It is impossible to run around and wrestle every Pharisee (and we would risk simply replacing them). But we can excel at discernment, and we can be sure that fantasy is not somehow spawned of Satan.
Theologian Peter Leithart said, “The Devil has no stories.” No matter how dark, no matter how uplifting, all tales borrow from deeper, truer stories. Everything else is a shadow copy of the divine, and stories (whether they are parables or fantasy epics,) help us comprehend the incomprehensible—that is the beauty of what God gave us: imagination. Only through imagination and the creative bent of mankind can we comprehend the concept of infinity. Imagination is partly how we relate to aspects of the divine. Limitless creativity is a reflection of an infinite, creative Creator.
What we can be certain of, Scripturally speaking, is that nothing inherently demonic can glorify God. Many fantasy tales are stuffed full of characters who wrestle with morality, the human condition, allegory, religious symbolism, divine foreshadowing, and even outright theology.
Researchers widely point to the minister and fiction author George MacDonald as the first writer of “modern fantasy” and he inspired future greats such as G. K. Chesterton, J. R. R. Tolkien, Madeleine L’Engle, and C. S. Lewis. Some would point even further back to John Bunyan’s The Pilgrim’s Progress as the first work of modern fantasy. Thoroughly a Christian allegory, it was also the first novel written in the English language.
Would Jesus approve of fantasy? That probably depends on the goals of the writer. Jesus used story to connect people to greater truths. Fantasy didn’t exist as a genre in his time, but he did use many genres to relate to the crowd, including common sayings, poetry, parables, and the popular apocalyptic genre among others. Paul did likewise and even used Greek theology to glorify Jesus (Acts 17:23). No genre is beyond the ability of an all-powerful God to use for his glory. And no person, either. I’ve seen many “Pharisees” come to this understanding; nobody/nothing is irredeemable.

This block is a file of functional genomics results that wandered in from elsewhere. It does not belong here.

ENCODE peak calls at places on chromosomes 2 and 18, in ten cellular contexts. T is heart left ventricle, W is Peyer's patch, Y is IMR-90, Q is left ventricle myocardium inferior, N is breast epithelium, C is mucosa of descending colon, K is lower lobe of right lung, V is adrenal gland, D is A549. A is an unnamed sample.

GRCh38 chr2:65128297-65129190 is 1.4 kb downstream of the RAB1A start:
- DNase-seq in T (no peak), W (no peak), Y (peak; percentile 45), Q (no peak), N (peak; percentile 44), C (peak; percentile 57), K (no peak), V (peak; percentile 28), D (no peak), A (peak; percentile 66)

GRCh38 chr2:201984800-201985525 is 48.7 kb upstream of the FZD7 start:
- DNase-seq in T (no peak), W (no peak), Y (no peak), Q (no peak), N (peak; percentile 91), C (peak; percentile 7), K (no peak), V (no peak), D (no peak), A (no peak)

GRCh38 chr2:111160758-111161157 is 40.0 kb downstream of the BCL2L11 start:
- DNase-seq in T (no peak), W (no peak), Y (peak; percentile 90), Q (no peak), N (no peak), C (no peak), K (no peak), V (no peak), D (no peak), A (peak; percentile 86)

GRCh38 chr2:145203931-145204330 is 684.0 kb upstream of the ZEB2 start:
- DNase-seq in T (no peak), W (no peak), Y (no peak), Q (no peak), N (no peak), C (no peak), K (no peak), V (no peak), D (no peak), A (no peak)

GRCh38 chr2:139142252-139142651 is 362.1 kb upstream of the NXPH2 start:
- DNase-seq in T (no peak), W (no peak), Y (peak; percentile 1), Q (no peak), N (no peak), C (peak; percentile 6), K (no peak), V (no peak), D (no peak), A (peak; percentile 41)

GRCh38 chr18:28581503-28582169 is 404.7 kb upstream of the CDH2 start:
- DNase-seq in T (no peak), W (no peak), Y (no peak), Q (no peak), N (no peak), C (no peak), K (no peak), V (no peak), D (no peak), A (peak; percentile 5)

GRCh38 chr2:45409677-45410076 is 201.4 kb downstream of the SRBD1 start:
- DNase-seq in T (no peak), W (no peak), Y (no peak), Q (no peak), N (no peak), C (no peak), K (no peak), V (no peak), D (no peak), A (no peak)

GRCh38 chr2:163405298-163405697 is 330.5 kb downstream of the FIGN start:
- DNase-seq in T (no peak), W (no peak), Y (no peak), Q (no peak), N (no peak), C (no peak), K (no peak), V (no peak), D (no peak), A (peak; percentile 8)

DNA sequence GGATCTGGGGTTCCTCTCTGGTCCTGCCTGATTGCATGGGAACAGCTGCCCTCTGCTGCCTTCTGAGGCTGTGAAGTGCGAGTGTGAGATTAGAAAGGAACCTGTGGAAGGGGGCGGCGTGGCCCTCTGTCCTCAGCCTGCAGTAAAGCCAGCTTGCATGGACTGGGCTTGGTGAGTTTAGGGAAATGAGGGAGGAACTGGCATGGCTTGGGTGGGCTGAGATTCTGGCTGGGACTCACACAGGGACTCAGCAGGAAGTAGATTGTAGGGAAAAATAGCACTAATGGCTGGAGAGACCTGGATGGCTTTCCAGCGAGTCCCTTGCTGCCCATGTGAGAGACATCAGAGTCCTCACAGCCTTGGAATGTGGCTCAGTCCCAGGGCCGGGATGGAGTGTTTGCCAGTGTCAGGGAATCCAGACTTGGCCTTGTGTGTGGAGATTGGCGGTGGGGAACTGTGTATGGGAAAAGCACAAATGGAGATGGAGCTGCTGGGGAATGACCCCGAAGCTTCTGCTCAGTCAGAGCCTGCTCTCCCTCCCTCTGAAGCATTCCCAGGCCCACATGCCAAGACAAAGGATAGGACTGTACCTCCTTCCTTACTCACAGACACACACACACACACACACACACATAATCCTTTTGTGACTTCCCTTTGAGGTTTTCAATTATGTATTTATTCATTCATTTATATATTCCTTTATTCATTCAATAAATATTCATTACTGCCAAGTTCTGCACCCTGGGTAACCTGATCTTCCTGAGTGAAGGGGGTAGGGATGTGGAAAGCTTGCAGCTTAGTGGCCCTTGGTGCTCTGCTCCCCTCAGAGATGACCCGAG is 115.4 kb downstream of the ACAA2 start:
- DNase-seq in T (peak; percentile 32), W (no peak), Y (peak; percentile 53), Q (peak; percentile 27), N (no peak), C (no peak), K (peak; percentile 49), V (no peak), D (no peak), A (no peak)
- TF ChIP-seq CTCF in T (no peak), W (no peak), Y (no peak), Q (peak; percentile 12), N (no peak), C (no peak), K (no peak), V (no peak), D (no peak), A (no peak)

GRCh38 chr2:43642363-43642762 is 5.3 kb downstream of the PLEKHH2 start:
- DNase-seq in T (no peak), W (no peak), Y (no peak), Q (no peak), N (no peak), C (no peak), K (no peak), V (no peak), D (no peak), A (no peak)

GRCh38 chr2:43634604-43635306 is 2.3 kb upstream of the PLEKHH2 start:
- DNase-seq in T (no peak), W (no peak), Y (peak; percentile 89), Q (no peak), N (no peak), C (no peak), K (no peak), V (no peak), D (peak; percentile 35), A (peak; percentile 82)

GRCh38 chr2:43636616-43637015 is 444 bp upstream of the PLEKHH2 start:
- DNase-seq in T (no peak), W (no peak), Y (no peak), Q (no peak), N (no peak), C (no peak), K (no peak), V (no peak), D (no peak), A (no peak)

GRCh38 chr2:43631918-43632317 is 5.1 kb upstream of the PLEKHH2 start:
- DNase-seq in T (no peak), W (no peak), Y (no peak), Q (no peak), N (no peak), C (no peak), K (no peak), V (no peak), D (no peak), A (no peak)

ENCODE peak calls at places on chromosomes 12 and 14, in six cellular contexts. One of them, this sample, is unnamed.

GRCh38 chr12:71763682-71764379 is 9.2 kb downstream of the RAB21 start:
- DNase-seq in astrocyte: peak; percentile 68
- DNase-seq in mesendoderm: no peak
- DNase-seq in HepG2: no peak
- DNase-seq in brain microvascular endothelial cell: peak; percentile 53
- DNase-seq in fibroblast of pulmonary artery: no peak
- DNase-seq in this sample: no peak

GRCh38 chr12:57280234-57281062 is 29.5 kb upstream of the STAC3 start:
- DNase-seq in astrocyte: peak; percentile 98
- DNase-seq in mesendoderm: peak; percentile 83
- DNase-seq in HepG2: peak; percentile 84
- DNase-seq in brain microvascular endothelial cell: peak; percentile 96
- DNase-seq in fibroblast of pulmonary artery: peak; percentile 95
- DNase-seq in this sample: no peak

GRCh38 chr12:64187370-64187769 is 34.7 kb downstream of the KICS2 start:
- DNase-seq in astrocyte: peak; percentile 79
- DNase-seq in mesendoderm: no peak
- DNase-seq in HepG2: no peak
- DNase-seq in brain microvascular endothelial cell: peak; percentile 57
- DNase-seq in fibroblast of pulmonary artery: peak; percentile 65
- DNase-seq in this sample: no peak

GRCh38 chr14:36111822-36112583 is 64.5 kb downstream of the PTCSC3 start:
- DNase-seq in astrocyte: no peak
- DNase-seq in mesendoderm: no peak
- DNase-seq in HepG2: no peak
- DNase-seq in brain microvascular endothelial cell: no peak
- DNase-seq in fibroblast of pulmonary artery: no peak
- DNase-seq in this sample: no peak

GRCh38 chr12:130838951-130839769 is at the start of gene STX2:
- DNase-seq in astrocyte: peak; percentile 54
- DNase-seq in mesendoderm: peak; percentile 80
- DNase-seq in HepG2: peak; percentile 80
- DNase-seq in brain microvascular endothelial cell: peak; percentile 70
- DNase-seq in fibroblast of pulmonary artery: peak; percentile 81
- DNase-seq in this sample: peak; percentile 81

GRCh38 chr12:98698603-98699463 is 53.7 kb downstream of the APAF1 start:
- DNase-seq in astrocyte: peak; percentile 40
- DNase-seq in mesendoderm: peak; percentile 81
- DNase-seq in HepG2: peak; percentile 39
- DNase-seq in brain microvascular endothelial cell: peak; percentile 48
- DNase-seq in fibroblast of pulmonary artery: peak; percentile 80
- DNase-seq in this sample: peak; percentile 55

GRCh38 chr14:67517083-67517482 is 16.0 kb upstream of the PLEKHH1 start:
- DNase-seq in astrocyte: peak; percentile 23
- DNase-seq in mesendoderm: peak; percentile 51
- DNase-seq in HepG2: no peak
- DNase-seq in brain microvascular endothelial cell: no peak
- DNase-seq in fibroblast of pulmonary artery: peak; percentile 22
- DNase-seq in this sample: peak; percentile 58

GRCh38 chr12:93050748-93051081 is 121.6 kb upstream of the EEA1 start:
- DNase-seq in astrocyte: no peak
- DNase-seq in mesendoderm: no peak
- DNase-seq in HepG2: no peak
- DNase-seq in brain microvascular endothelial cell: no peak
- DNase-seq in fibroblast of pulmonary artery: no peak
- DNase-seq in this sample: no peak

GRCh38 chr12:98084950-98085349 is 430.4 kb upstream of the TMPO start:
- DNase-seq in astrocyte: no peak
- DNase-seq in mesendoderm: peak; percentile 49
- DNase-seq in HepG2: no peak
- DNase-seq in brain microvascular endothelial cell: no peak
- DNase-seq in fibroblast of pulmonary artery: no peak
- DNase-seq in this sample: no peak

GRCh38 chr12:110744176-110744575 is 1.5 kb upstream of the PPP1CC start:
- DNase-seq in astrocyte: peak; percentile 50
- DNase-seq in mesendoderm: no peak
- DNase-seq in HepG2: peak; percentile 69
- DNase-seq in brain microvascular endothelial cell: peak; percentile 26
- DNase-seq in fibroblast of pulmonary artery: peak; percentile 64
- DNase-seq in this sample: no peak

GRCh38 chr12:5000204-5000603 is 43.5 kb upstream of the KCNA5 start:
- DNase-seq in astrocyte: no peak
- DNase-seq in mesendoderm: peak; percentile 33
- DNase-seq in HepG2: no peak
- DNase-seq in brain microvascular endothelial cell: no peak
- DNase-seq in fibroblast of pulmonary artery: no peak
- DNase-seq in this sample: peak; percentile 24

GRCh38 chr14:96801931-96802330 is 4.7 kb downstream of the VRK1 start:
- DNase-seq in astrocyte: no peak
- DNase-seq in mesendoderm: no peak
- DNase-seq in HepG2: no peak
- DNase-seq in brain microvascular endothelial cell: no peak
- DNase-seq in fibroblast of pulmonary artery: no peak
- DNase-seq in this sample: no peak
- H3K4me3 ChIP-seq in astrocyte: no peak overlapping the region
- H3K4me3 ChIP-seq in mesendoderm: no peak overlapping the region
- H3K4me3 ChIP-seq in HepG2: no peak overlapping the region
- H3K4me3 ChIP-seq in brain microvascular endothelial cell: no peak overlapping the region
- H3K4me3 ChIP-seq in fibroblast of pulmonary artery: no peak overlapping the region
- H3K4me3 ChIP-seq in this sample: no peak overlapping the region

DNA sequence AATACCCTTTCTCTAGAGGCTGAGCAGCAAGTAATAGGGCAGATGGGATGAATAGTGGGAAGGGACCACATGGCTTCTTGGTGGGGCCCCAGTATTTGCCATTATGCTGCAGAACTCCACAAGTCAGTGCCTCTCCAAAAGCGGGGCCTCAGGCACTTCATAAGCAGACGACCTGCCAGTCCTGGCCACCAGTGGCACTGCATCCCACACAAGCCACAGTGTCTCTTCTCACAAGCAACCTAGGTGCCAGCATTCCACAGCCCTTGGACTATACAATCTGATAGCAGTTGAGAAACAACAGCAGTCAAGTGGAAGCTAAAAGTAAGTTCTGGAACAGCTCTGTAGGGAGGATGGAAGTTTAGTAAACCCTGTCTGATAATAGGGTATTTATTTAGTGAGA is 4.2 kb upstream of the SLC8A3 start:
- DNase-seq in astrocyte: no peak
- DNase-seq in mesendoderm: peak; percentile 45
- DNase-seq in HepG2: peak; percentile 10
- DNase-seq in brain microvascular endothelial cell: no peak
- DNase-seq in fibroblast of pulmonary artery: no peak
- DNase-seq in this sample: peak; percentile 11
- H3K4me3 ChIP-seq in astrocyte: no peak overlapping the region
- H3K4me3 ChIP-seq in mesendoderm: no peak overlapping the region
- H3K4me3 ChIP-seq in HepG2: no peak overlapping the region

I understand those with a knee-jerk fear of fantasy. I want my kids to be safe, too. But I also want them to freely exercise their limitless creativity and to play in an infinite sandbox; it enables growth and interaction with faith concepts.
Demonizing fantasy (or music styles, hobbies, activities, etc.) or anything not banned by Scripture is a way to shrink God and make idols of personal preferences, fears, or comforts. Following Jesus is not, and has never been about, putting stamps of approval on day-to-day activities, types of entertainment, or people—it’s about living in relationship with an all-powerful Creator. Truly, locking our eternal God into a limited box is the ultimate act of fantasy, and one far more fictitious than Narnia.
“Despite its sometimes confusing plot . . . Wolf of the Tesseract is a satisfying adventure.”
— Lorehaven Magazine
Explore Christopher D. Schmitz’s novel Wolf of the Tesseract in the Lorehaven Library.
Read our full review exclusively from the summer 2018 issue of Lorehaven Magazine!